Engulfed by the third wave of pandemic, I can not help but think of my childhood days, when my younger sister, Iti and I would keep our studies limited to early evening as we could not afford kerosene for lanterns. Maa would ask us to sleep by seven to avoid hunger pangs and darkness. Similar is the plight of the disadvantaged students of today who are left out from the process of digital education because the families cannot afford it. History repeats, and repeats to my agony.
Just before a few days, the threat of the wave was looming large, and now the wave has hit us. Omicron, a variant of Covid 19 has started affecting us in large numbers. Almost 1.5 lakh people are being reported as infected. Even in Odisha, which has a population of over 45 million people, more than 4000 cases are being reported. In the unlock, restrictions have again come into being. As the third wave of the pandemic approaches, the inevitable lockdowns will wreak havoc on the economy and livelihoods. More than 230 million Indians had been pushed in poverty last year and this year 2022 too seems really gloomy. In all such situations, poor people are most vulnerable.
Across major occupations, casual labourers, migrant workers & non-regulated workers will bear the highest impact of the pandemic. It usually happens in a crisis that low-income state like ours bear the highest incidence of poverty.
Even though there is a lot of suffering out there, I feel that the children of poor people are the ones who are deeply getting hit because of the pandemic. Students face an increasingly uncertain environment, and expectations about future takes a toll on them, both physically and mentally. Children who have taken admission in schools and colleges are missing out on classroom teaching which according to me is one of the most effective ways of learning.
Personally, I have been advocating every possible measure to make these children study; be it the doorstep delivery of books and foods or online classes via virtual medium. But there is, unfortunately, no substitute to classroom teaching and the situation is beyond control. Also, the lower middle class and the poor children in rural areas are forced to study through mobile phones as laptops and desktops aren’t easily affordable. Having a smartphone in itself is tough but paying internet bills monthly is tougher. The financial and socio-ecomic constraints forces students to withdraw from classes, delay in graduation, decrease in study hours and academic performance. It often lead to mental breakdowns amongst students.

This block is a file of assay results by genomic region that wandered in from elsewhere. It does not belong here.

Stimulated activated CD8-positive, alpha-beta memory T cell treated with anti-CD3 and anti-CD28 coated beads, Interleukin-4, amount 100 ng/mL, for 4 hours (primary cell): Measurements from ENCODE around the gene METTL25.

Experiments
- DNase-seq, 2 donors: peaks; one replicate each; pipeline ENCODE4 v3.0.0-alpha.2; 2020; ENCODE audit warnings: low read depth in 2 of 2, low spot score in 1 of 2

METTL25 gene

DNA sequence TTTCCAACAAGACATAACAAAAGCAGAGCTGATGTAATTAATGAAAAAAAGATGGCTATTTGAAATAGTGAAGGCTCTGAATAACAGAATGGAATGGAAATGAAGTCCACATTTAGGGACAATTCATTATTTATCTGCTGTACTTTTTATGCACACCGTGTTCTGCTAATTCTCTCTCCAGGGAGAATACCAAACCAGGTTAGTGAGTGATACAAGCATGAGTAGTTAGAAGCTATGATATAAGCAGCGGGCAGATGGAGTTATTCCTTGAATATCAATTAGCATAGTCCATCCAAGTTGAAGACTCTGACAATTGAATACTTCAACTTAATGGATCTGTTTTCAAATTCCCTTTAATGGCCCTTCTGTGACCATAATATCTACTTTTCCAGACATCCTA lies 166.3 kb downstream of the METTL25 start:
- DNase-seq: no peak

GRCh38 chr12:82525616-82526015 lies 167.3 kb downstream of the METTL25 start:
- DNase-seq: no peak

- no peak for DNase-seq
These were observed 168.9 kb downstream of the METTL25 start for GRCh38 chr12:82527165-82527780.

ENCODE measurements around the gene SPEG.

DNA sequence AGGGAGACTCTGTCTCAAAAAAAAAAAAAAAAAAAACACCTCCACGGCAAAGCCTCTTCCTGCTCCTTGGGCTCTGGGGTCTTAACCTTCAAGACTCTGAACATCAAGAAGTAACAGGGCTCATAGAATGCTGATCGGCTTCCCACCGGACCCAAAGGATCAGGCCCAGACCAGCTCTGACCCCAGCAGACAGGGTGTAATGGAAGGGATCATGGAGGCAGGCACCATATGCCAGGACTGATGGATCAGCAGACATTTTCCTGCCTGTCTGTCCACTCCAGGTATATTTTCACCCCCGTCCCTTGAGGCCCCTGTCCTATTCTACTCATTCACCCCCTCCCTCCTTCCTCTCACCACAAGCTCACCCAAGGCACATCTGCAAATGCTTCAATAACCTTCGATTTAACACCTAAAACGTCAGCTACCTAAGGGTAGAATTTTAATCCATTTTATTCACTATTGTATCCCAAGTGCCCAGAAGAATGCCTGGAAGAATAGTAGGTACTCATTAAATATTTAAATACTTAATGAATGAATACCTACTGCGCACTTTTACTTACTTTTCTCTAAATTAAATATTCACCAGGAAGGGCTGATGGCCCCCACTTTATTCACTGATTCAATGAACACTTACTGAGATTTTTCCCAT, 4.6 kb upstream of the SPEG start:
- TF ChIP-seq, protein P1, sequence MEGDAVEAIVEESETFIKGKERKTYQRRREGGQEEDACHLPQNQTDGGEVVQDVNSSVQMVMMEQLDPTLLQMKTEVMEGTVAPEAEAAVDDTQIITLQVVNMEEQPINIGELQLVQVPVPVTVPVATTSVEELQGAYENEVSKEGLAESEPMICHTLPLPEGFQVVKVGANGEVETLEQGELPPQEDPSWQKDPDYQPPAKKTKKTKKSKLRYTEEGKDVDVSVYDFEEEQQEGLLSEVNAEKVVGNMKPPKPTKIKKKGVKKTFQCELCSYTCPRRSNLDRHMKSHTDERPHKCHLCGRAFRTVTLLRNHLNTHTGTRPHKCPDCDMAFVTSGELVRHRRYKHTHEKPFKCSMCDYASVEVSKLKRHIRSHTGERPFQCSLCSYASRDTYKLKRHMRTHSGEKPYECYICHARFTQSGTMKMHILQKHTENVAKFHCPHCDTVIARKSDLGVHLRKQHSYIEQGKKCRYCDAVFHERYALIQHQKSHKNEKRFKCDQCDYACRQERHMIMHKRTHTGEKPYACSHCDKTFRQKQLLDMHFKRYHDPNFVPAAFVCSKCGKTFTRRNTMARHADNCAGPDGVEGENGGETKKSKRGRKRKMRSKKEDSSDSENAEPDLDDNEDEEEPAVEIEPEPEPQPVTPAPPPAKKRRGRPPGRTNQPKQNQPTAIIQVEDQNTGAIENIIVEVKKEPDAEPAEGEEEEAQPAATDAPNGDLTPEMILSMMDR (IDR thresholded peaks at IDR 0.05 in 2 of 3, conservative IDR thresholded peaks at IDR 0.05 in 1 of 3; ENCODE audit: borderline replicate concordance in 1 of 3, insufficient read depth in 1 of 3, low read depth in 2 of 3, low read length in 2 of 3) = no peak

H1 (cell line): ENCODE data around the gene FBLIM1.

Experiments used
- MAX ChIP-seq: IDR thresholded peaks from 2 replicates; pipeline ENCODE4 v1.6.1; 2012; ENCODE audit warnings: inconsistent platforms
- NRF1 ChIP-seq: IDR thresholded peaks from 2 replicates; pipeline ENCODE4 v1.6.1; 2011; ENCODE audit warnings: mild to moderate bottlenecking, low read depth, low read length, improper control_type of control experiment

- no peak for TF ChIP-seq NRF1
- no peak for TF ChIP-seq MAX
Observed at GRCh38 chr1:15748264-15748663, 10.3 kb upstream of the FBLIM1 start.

After the decrease in cases during second wave students of KISS from 9-12th grade were called back to the institution where classes were conducted offline. But the unforeseen rise of cases has forced the administration to send the children back home where they can stay indoors. When the announcement was made, few KISS students didn’t want to return home as they couldn’t afford two whole meals a day back home nor could they pay for phones or internet connectivity. This is the impact that COVID has had on the education system, financially backward class and even on such a huge residential institution like KISS.
Personally, these experiences take me back to a time when I couldn’t afford to buy kerosene to light the lamps back at home during the evening to study. Our village didn’t have a steady supply of electricity and it was only under lanterns that one could study at home, and our family could not afford even burning oil for lantern. I can now realise that even though times have changed, the situation of poor people still remains the same. Then it was the lack of kerosene and now it is the lack of gadgets.
But situations can change and things can improve. Education is needed to eradicate poverty. It is the most effective weapon to slay poverty. Government has to make sure that digital connectivity across the country is available to meet such unforseen situations in the age of digital media and prioritise bridging the digital divide.